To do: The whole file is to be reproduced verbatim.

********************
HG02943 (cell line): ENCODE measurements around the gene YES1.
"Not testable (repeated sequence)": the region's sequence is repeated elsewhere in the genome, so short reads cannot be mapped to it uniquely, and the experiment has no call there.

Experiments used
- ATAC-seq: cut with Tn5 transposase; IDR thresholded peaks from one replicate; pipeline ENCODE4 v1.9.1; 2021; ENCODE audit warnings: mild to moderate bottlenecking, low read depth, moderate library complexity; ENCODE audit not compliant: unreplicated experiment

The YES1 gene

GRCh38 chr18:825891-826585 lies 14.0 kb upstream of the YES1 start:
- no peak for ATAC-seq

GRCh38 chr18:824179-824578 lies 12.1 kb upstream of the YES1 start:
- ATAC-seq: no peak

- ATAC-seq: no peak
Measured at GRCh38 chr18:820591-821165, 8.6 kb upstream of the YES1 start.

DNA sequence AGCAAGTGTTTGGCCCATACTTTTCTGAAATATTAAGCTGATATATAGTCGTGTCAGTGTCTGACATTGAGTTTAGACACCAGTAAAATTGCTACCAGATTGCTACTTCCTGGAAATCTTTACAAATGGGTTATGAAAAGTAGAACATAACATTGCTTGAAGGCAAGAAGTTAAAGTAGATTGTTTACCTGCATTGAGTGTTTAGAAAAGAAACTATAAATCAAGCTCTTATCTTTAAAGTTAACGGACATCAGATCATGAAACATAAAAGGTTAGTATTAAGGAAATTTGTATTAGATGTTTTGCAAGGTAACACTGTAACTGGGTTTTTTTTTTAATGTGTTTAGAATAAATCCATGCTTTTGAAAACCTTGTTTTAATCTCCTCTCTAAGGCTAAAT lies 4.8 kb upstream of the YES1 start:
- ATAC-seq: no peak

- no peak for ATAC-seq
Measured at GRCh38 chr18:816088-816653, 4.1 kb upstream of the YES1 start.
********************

HG02943 (cell line): ENCODE measurements around the gene YES1.
"Not testable (repeated sequence)": the region's sequence is repeated elsewhere in the genome, so short reads cannot be mapped to it uniquely, and the experiment has no call there.

Experiments used
- ATAC-seq: cut with Tn5 transposase; IDR thresholded peaks from one replicate; pipeline ENCODE4 v1.9.1; 2021; ENCODE audit warnings: mild to moderate bottlenecking, low read depth, moderate library complexity; ENCODE audit not compliant: unreplicated experiment

The YES1 gene

GRCh38 chr18:825891-826585 lies 14.0 kb upstream of the YES1 start:
- no peak for ATAC-seq

GRCh38 chr18:824179-824578 lies 12.1 kb upstream of the YES1 start:
- ATAC-seq: no peak

- ATAC-seq: no peak
Measured at GRCh38 chr18:820591-821165, 8.6 kb upstream of the YES1 start.

DNA sequence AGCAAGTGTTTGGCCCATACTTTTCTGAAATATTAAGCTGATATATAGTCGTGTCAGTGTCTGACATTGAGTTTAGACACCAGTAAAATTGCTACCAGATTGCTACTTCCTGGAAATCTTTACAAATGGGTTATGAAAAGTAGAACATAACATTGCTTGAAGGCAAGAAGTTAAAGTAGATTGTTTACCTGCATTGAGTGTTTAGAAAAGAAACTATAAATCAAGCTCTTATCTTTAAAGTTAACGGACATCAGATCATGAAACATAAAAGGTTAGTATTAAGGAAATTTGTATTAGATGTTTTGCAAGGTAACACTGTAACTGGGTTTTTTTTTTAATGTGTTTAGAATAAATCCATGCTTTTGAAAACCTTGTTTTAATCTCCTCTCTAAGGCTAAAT lies 4.8 kb upstream of the YES1 start:
- ATAC-seq: no peak

- no peak for ATAC-seq
Measured at GRCh38 chr18:816088-816653, 4.1 kb upstream of the YES1 start.